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Kayaking for a cause

Team spirit: back row, from left: Justin Ribot, mascot Ditto, Hetty Johnston, Ian Johnston, Brian Freeman and Michael Thirgood. Front, from left: Ian Kajewski, Graham Newton, Don MacLachlan and Guy Andrews.

HAVE you ever considered risking it all for charity?
Seven intrepid adventurers have chosen to do just that by paddling their kayaks across Bass Strait.
They began at Port Welshpool last Thursday and will spend a total of nine days kayaking 300km across a stretch of water known for its dangerous swells and unpredictable conditions.
Each evening they will settle on one of the islands dotted between the mainland and Tasmania, ending their journey on March 23 at Musselroe Bay, Tasmania.
Their first port of call is Refuge Cove, around a 50km paddle from Port Welshpool on the eastern side of Wilsons Promontory.
Serial adventurer Brian Freeman is one of the expedition leaders.
“We are doing it to raise awareness and also to raise valuable money for the charity, Bravehearts,” Mr Freeman said.
Bravehearts is a national organisation, founded in 1997 by Hetty Johnston, to advocate for the rights of children and families impacted by sexual assault.
Mrs Johnston works with government and non-government bodies on legislative reform, submissions, lobbying and research to improve child protection in Australia.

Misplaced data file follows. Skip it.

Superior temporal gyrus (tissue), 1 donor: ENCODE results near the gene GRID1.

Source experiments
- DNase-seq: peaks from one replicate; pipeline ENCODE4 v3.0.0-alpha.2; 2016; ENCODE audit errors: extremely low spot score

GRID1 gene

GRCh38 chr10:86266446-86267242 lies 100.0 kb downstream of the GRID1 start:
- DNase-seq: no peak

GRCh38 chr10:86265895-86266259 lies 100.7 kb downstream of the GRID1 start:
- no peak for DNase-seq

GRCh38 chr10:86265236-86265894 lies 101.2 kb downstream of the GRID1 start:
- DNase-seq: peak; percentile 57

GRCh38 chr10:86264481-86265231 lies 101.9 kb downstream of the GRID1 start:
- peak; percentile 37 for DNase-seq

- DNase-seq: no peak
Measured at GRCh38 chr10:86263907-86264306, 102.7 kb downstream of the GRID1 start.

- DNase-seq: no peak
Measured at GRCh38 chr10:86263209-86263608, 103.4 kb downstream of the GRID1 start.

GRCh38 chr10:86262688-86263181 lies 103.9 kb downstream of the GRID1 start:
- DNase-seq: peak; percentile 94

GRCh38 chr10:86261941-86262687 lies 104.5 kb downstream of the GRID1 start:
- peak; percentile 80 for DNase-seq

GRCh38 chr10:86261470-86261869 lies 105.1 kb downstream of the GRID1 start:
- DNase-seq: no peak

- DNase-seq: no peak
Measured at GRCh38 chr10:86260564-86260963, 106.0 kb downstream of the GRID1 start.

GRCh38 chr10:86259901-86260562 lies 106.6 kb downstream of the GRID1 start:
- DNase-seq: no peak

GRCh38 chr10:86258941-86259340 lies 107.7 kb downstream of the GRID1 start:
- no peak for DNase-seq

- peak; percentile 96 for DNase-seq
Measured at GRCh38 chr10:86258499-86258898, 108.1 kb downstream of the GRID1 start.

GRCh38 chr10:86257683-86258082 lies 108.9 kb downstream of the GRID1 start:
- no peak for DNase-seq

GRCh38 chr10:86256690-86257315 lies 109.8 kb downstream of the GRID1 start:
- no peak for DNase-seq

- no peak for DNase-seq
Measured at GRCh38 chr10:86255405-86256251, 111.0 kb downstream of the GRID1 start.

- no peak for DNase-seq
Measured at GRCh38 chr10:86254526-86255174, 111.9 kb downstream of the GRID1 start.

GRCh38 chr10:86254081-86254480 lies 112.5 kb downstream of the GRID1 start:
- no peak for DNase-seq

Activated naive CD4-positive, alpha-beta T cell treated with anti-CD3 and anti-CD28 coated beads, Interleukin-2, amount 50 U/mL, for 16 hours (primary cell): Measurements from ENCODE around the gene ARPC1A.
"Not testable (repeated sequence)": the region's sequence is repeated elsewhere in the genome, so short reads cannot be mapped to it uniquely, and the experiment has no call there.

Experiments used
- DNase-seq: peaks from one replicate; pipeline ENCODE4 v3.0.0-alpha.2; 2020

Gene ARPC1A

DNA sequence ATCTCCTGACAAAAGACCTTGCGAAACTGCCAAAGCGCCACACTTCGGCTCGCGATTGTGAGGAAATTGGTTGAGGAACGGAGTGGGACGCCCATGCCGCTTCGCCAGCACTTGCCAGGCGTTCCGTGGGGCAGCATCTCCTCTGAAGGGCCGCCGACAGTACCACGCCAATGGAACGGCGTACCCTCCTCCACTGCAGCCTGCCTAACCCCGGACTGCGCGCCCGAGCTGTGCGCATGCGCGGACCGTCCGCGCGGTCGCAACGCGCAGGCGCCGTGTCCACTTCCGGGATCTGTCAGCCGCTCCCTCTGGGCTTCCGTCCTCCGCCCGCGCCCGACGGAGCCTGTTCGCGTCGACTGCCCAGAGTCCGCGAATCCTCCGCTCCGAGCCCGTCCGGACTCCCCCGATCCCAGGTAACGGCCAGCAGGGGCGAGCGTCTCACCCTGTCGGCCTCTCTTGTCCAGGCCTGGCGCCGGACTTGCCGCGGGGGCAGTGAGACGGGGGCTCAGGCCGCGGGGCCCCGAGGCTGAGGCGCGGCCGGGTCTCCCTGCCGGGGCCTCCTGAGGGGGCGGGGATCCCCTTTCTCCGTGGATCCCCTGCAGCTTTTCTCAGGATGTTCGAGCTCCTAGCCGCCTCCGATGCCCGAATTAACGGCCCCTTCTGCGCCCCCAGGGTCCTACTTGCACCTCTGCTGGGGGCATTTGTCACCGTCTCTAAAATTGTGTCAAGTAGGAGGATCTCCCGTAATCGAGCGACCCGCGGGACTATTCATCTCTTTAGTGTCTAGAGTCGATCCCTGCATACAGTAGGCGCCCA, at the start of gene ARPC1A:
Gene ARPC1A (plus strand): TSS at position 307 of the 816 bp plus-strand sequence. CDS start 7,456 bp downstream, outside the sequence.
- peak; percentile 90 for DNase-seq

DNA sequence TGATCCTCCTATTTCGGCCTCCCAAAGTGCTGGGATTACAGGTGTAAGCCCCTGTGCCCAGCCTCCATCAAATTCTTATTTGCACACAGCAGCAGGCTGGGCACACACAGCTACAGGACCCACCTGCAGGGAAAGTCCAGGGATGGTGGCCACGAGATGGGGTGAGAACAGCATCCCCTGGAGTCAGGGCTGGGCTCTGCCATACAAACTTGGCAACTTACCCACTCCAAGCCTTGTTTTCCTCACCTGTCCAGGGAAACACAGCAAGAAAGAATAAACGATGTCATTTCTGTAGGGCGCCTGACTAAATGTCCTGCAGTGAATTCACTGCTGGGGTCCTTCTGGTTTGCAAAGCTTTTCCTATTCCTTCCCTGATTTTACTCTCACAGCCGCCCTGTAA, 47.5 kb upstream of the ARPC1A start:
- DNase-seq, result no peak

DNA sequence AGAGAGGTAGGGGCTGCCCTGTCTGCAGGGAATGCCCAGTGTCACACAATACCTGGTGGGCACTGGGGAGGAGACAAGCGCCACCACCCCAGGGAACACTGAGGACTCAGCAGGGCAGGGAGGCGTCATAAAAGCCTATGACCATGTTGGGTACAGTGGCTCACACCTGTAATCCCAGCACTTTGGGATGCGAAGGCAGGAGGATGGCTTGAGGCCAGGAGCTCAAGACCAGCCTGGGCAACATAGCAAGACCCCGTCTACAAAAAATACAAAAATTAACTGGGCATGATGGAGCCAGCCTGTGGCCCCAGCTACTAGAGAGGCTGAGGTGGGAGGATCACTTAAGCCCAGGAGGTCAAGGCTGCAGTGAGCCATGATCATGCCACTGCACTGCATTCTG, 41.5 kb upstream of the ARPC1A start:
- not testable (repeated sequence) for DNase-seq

“We provide education in schools with Bravehearts’ mascot Ditto. In fact we have just celebrated helping 200,000 children with this education program,” Mrs Johnston said.
Ditto is taking part in the kayaking adventure.
To qualify for the Bass Strait adventure, each paddler had to raise a minimum of $25,000 for Bravehearts, training hard since December.
“Each paddler has done four months of open sea kayaking and endurance training, culminating in a 100km paddle from the Gold Coast back to the Brisbane River,” Mr Freeman said.
The participants of this adventure hail from Brisbane, with the exception of the expedition doctor, Andrew Graham, who is from Cairns.
Mr Freeman and fellow kayaker John Jacoby paddled their kayaks from Australia to Papua New Guinea in 2011, but none of the remaining five paddlers have had any serious kayaking experience.
The challenge presented by the treacherous Bass Strait was chosen to help draw attention to the cause.
“We were looking for something that raised people’s awareness;  it needed to be a challenging adventure because the guys wanted to demonstrate their commitment to the cause, being Bravehearts,” Mr Freeman said.
“The most challenging part of the journey is going to be the long hours, up to 10 or 12 hours in the kayak at a time.
“The support boat is only there in case we have a contingency. We are paddling island to island, so apart from that we will not get out of the kayaks or go on the support boat.”
The next Bravehearts challenge will be the Kokoda Track adventure, 96 kilometres in 96 hours.
For more information, or to follow the expedition, log onto www.adventure1000.com.au or braveheartsadventures.com.au.

 

Short URL: http://thestar.com.au/?p=3151

Posted by on Mar 21 2012. Filed under Featured, News. You can follow any responses to this entry through the RSS 2.0. You can leave a response or trackback to this entry

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